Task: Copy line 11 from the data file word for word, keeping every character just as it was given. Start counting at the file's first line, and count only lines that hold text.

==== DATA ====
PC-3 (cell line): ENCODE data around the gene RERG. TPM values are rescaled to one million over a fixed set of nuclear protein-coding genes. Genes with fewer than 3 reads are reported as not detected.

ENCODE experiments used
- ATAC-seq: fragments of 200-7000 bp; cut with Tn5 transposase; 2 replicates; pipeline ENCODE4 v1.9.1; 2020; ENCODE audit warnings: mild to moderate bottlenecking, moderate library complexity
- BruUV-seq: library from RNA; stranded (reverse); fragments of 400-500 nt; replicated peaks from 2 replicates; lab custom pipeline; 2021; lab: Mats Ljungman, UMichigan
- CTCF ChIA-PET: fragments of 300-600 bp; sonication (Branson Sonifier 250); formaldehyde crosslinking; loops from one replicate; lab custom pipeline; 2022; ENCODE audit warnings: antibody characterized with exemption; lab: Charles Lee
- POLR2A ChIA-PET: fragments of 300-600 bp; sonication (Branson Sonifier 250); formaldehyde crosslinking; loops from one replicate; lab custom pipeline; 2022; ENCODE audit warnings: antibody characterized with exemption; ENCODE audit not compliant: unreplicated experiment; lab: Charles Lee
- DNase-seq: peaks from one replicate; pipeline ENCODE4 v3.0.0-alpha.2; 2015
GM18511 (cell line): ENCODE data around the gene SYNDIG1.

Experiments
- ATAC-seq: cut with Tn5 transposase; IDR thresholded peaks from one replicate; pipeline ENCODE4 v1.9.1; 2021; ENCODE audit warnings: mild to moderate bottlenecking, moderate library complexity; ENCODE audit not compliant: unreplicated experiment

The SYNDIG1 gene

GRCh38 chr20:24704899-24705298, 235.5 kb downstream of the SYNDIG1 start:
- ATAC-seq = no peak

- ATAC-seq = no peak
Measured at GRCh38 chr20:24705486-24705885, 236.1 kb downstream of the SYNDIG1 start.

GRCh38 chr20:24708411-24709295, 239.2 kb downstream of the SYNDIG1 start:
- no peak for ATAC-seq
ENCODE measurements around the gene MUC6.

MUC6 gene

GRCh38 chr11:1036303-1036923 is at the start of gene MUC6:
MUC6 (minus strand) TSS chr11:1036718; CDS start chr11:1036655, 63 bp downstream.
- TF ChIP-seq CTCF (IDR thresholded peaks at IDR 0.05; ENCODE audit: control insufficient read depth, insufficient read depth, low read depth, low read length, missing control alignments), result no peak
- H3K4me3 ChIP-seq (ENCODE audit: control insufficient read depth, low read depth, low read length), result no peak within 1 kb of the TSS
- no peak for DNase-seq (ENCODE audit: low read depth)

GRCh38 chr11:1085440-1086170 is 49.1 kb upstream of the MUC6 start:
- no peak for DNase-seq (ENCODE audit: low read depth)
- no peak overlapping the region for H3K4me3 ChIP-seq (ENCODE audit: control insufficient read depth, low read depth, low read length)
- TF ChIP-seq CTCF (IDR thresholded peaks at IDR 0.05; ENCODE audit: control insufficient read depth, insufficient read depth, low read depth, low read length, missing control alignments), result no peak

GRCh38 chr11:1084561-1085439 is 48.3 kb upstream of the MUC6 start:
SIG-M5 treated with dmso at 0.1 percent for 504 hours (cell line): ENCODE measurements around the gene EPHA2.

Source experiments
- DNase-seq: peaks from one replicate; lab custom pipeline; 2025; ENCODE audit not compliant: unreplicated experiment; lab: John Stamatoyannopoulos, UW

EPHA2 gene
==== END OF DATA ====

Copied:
The SYNDIG1 gene